Indonesians trapped in traffic
in Karawang at conclusion of Eid al-Fitr
Many Indonesians have roots in the countryside even if they live in the large cities. This poses a special problem for Indonesia each year at Ramadan, as millions of people leave the cities for their hometowns. While many people in other countries leave for their hometowns as well at Ramadan, the situation is arguably at its most extreme in Indonesia. The expatriate information site "Living in Indonesia" estimated that last year for Ramadan 2011 over 7 million people left Jakarta alone to go visit their traditional homes. The crush of traffic at both the beginning and end of Ramadan therefore predictably overtaxes the national transportation infrastructure each year.


Malays shopping for flowers
for Ramadan
For Malays, people traditionally visit not only living relatives but also to visit graveyards to visit those relatives who have passed on. Ramadan is often a time of brightly-colored decorations and clothing among Malays. Many people decorate their homes with flowers and women in particular often wear colorful headscarves.  

A Ramadan Bazaar
in Kuala Lumpur
Throughout Malaysia on Ramadan, it is common to see "Ramadan bazaars." These are Ramadan counterparts to the year-round Malaysian night markets (pasar malam). Instead of opening at night, though, the Ramadan markets open in the late afternoon as people buy their food for the evening post-fasting meal. It should be noted that in Malaysia's multicultural society, the Ramadan bazaars are very popular with non-Muslims and Muslims alike.


Qatari children dressed for Garangao
Qataris celebrate the 14th day of Ramadan with a special celebration called Garangao. The night of  Garangao is a children's celebration. Children dress in traditional clothing, sing a special Garangao song for their families at home and are rewarded with sweets.

After this, the tradition is somewhat akin to the North American Halloween as the children go door to door for what is called a "nutting night out" as the children collect nuts and other treats from neighbors. Some Kuwaiti children, like their counterparts in Qatar, also celebrate Garangao in the middle of the holy month.


Firing the cannon
at Naif Palace
Since the arrival of the first cannon in Kuwait in 1907, it has been a tradition at Naif Palace in Kuwait City to fire a cannon shot to mark the end of the fast. It is customary to bring children to the gather around the cannon before iftar so they can celebrate in the blast. In recent years, the children have been joined by tourists -- both Muslim and non-Muslim alike -- for whom the blasts have become a Ramadan attraction.

Luqmat Al-Qadi
On the eve of the first night of Ramadan, Kuwaitis celebrate with a pre-Ramadan festivity called Graish. At Graish, people gather with family and friends and welcome the holiday with the foods traditional to Ramadan in Kuwait. These include dates and special sweets such as Luqmat Al-Qadi. Luqmat Al-Qadi are balls of dough mixed with saffron, cardamom, milk and butter that are boiled in fat and then rolled in syrup or sugar.  A recipe for Luqmat al-Qadi can be found at:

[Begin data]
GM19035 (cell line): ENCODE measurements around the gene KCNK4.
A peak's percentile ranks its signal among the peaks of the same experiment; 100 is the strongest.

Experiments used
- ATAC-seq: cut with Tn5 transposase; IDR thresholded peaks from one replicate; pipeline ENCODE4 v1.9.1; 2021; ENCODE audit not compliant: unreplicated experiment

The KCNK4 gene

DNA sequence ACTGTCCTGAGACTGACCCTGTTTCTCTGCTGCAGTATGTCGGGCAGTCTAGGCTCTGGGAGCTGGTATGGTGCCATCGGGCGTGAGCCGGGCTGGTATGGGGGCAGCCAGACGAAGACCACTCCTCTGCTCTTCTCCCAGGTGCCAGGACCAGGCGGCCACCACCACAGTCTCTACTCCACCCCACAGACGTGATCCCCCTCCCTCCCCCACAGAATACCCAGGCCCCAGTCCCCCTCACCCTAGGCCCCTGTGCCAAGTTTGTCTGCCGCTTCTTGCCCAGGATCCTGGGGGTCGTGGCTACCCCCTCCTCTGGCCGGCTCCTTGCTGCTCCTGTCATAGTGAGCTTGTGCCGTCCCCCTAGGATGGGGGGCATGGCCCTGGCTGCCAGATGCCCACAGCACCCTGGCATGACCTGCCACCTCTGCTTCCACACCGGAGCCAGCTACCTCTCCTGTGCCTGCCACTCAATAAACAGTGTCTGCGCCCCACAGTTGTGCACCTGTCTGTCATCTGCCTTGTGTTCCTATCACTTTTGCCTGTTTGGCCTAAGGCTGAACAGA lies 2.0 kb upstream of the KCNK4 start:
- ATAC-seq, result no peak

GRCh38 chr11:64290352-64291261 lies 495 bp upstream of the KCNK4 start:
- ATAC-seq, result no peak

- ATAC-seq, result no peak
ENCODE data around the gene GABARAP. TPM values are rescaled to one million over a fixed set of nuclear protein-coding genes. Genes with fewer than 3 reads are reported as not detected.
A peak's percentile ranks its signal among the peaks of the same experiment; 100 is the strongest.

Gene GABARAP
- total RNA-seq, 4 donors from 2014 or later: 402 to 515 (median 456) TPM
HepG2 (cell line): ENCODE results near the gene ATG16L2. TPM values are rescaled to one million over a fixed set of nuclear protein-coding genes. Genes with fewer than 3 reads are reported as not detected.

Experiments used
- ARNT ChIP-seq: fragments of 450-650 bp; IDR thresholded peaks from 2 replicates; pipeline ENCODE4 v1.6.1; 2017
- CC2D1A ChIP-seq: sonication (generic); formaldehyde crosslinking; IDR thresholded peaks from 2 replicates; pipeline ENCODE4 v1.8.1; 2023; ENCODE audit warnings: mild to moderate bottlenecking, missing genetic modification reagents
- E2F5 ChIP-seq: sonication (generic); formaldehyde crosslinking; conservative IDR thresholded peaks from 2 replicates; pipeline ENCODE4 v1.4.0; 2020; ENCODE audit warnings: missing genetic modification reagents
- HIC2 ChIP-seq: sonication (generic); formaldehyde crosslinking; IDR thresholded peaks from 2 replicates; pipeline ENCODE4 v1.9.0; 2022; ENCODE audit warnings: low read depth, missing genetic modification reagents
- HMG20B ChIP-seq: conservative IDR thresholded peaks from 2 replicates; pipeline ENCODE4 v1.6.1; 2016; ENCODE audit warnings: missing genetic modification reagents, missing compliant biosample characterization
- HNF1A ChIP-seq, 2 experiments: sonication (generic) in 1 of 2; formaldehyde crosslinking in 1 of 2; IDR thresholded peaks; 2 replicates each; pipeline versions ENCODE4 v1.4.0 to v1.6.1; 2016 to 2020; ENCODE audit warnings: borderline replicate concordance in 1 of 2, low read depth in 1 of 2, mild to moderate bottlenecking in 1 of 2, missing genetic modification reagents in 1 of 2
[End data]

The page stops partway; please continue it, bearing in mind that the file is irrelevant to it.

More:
Incidentally during Ottoman times,  Luqmat al-Qadi made its way from the Gulf countries to Turkey as lokma and Greece as loukmades.   Luqmat al-Qadi is also the source from which the Indian and Pakistani gulab jaman originally derived.


Traditionally at Ramadan, the Kyrgyz accompany their evening meal with drinks made from special Ramadan kurut. A kurut is a dried yogurt ball.

Ramadan kurut balls
Osh Bazaar, Bishkek
Normal kurut are fairly small and extremely salty. By contrast, the special Ramadan kurut are roughly the size of someone's fist and are much salty. While regular, small-sized kurut are available all year long where they are sold throughout the country in plastic jars, the special Ramadan kurut are much harder to come by, and as a result are a special thing for most Kyrgyz.  These special Ramadan kurut are sold only in the Osh Bazaar in the capital city of Bishkek.

The Kyrgyz use Ramadan kurut to make a variety of Ramadan beverages. The balls are dissolved in carbonated water and mixed with tomatoes and onions for a savory drink. The balls are dissolved in hot water and mixed with sugar and creamy oil for a dessert drink. In either case, the kurut drinks are special for the holiday and represent a one-time-a-year tradition.


Ramadan in Mauritania is a time when traditional games are played, especially among women. 
What is particularly unusual in this tradition is that the games are primarily played by women in what is otherwise a primarily male-oriented society when it comes to competitions.

As the Mohamed Yahya Abdel Wedoud in his article "Mauritanians mark Ramadan with traditional games and neighbourly visits" explains:
After prayers, traditional games such as ekrour and essik dominate the Ramadan nightlife, especially for women. Women throughout the country form teams and compete with each other.

Mauritanian woman playing traditional Ramadan game  

A Morrocan n'far blowing his horn